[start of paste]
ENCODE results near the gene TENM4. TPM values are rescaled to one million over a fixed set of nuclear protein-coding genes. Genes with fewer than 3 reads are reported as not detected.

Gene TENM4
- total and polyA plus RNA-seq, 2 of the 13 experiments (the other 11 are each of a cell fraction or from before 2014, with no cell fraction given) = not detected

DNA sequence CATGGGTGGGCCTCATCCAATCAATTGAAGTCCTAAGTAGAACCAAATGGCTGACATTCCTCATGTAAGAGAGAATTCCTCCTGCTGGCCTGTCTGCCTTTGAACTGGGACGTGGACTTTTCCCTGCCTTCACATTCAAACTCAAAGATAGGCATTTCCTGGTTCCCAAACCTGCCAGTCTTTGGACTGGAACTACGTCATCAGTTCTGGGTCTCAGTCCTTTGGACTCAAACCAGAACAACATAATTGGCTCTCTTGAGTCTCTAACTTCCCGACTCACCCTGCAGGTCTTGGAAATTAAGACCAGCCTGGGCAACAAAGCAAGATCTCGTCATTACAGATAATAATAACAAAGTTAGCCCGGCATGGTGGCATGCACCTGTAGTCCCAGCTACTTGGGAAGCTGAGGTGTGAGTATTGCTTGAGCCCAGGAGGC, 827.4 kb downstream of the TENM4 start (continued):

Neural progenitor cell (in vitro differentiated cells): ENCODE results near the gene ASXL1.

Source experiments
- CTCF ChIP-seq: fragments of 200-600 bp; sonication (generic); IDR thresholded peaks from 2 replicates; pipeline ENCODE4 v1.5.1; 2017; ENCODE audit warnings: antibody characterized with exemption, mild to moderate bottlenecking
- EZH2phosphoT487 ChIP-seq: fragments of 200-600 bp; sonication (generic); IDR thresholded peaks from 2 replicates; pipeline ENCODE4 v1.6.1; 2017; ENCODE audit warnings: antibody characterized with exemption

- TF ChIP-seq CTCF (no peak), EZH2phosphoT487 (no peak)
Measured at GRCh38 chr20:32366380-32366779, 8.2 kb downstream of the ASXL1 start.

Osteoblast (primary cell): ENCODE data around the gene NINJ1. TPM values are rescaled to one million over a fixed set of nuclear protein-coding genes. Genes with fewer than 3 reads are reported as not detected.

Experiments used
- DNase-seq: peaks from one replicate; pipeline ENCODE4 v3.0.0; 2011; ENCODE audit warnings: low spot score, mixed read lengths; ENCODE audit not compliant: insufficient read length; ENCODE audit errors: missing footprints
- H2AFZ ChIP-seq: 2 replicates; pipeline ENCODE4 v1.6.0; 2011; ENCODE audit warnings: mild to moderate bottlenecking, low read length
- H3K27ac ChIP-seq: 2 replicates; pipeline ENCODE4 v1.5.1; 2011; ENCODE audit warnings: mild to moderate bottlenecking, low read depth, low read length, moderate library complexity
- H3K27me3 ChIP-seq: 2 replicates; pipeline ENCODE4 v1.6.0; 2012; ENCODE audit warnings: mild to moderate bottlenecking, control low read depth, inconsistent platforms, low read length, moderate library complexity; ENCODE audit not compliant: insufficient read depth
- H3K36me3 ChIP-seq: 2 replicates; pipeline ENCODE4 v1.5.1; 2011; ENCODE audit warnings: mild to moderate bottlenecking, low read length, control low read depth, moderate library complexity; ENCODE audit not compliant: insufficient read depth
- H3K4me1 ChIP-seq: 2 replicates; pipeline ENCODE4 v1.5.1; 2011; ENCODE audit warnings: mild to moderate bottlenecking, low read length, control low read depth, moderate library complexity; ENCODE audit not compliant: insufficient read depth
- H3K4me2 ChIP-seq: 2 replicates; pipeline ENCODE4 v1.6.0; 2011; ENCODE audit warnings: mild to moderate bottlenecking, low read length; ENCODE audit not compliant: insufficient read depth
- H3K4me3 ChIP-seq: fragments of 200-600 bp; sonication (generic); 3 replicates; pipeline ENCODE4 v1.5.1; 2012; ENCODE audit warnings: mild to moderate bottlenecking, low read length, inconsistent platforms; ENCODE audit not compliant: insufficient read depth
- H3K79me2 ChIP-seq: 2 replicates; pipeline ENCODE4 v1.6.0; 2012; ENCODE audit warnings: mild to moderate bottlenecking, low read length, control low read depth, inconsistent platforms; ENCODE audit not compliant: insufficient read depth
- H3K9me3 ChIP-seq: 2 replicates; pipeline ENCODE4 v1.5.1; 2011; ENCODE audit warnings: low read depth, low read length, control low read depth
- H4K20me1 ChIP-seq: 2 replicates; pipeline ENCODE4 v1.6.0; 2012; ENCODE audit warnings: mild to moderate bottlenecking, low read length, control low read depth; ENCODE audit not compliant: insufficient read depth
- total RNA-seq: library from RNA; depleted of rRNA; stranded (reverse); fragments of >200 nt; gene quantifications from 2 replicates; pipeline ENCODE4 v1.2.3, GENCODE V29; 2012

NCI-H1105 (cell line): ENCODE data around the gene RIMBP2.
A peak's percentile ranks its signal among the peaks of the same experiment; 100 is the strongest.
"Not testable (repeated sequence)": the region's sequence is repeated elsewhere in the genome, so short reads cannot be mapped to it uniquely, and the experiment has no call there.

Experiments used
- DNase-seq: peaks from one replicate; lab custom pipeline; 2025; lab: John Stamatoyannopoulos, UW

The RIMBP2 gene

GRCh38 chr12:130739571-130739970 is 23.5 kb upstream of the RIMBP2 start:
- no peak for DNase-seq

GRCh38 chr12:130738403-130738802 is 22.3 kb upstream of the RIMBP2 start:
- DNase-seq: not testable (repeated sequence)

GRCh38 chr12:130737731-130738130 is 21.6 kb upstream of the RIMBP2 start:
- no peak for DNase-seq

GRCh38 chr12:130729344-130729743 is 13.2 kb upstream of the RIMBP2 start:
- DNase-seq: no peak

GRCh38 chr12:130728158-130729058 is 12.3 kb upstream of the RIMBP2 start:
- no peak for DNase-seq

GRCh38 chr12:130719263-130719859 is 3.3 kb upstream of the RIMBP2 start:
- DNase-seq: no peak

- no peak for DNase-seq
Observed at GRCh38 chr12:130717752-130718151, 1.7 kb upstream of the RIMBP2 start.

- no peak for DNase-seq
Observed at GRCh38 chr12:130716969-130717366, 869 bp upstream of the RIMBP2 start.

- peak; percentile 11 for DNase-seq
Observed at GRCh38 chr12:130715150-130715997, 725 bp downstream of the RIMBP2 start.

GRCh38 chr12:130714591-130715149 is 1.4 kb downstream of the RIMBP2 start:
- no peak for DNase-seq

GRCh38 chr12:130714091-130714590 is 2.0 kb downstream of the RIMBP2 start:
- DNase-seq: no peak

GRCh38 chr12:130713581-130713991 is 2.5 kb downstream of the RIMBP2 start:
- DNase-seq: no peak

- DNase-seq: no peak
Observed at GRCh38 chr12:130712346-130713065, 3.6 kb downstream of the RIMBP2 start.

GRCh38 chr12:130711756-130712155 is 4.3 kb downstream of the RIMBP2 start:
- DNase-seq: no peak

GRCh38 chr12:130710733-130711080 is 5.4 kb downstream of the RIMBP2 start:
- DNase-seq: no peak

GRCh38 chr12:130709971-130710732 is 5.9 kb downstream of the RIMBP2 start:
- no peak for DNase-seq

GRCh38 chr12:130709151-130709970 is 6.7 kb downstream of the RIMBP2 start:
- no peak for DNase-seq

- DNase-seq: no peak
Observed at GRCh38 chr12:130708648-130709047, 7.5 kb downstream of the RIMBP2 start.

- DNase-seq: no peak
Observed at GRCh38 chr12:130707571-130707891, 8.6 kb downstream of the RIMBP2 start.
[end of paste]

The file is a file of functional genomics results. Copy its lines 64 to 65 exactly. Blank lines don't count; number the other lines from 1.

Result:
- no peak for DNase-seq

- DNase-seq: no peak